Role of DHA in Proper Gestation and in Development of Good Intellectual & Visual Acuity of Fetus

Introduction:

The n-3 and n-6 families of fatty acids are essential because they cannot be synthesized in the body, but must be obtained in the diet. Fatty acids are contained in the membranes of every cell in your body, but the essential fatty acids are particularly concentrated in the membranes of brain cells, heart cells, retinal cells and immune-system cells.

Research over the decades has shown that the best fatty acids for the human body are the polyunsaturated fatty acids also called the n-3 fatty acids. These n-3 fatty acids break down to form EPA (Eicosapentanoic acid) and DHA (Docosahexanoic acid). These two fatty acids i.e. EPA and DHA are called as essential fatty acids or EFA’s.

Although DHA can be obtained from alpha-linolenic acid, (ALA) the capacity for doing so declines with age. Alpha-linolenic acid is broken down to form Eicosapentanoic acid, Docosahexanoic acid and ultimately results in the formation of eicosanoids. Moreover the Synapse xt primary source of DHA i.e. alpha-linolenic acid cannot be synthesized in the body and has to be obtained from diet. In fact the body’s ability to break down the n-3 fatty acids to form EPA (Eicosapentanoic acid) and DHA (Docosahexanoic acid) declines and comes to a stop the moment the baby is born. So the older you are (beyond infancy), the less DHA you have and more the need for supplementation.
DHA in the brain and retina:

Most of the dry weight of the brain is lipid (fat) because brain activity depends greatly upon the functions provided by lipid membranes. Compared to other body tissues, brain content of DHA and arachidonic acid is very high. DHA is particularly concentrated in membranes that are functionally active, namely in synapses and in the retina.

Fatty acid in phosphatidylethanolamine of human gray matter cell membrane is roughly 25% DHA, 25% stearic acid, 14% arachidonic and 12% oleic acid. In the outer segments of retina photoreceptors of the eye more than 50% of the fatty acid content is DHA. It is DHA’s special properties of permeability and perhaps fluidity that probably accounts for this high concentration.1

DHA accrues rapidly in the prenatal human brain during the third trimester and the early postnatal period when the rate of brain growth is maximal and most vulnerable to nutritional deficiencies. Postnatal deficiencies of DHA have specifically been found to relate negatively to visual acuity, neurodevelopment, and behavior. In general, breast milk contains sufficient amounts of long chain PUFAs, including DHA, to meet these needs, assuming the maternal diet is adequate. A study examining breast milk and DHA content in Pakistani mothers versus Dutch mothers found significantly lower amounts of DHA which were directly correlated to the decreased amount of fish eaten in North Pakistan. 2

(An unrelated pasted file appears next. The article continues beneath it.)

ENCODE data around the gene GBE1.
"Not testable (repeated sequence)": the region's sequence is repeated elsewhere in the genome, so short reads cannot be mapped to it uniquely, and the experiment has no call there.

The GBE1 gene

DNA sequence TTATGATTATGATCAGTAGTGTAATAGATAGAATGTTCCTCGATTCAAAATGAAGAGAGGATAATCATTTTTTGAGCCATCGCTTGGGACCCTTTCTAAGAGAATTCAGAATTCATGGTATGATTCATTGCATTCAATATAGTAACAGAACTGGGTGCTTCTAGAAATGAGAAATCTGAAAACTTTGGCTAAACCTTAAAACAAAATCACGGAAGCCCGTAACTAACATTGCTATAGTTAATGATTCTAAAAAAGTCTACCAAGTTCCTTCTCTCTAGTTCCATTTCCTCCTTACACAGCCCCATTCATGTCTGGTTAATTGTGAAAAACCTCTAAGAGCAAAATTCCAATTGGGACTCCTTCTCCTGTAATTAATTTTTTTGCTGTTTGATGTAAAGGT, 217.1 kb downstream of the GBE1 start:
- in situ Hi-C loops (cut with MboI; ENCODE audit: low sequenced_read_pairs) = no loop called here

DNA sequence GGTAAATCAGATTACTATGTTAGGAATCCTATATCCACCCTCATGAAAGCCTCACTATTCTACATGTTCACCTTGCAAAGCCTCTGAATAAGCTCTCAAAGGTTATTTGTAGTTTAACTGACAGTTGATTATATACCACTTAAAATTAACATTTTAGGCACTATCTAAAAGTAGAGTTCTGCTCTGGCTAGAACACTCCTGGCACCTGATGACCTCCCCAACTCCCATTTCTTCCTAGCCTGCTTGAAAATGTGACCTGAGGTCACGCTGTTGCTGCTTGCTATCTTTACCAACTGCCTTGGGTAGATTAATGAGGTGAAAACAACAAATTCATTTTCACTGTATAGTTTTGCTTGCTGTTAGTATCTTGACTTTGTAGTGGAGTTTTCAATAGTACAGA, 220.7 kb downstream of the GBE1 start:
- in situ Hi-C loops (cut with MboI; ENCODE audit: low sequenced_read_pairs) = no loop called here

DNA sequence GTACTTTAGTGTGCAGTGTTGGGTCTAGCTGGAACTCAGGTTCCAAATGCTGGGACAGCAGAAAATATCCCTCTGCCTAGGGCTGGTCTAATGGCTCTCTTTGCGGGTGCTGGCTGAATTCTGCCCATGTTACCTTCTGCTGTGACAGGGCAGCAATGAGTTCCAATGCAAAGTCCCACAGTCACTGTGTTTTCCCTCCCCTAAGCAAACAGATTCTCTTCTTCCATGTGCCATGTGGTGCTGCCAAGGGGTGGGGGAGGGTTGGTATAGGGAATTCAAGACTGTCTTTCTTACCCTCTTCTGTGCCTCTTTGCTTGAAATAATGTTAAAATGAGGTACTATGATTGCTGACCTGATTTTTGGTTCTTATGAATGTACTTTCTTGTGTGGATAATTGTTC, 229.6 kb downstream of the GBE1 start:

DHA in gestation:

DHA has been seen to have an important role in the maintenance of proper gestation and in the reduction of preterm births. Evidence from human and animal studies indicates that essential fatty acids of the n-3 and n-6 series, and their eicosanoid metabolites, play important roles in gestational duration and parturition, n-3 fatty acids intake during pregnancy may be inadequate. It is also documented that supplementation with long chian n-3 fatty acids such docosahexaenoic acid may be useful in prolonging the duration of gestation in some high risk pregnancies. 3
DHA in preterm labour and birth:

Preterm births are the most common cause of low infant birth weight and infant morbidity and mortality. In the absence of infections, preterm birth is characterized by lower reproductive tissue PG production and decreased inducible cyclo-oxygenase expression. Women who deliver prematurely have increased pools of n-6 fatty acid and decreased n-3 fatty acids, despite the lower PG production. Several human pregnancy supplementation trails with n-3 fatty acids have shown a significant reduction in the incidence of premature delivery and increased birth weight associated with increased gestational duration. Supplementation with long chain n-3 fatty acids such as docosahexaenoic acid may be useful in prolonging the duration of gestation in some high-risk pregnancies. 4

In preterm infants, positive relations were observed between the amount of DHA in umbilical artery phospholipids and birth weight, head circumference, and birth length.

In addition, the essential PUFA status at birth appeared to be the strongest determinant of the essential PUFA status as the expected date of delivery. 5 therefore, a higher DHA status may benefit preterm neonates, not only in terms of their intrauterine development but also in terms of their postnatal development.

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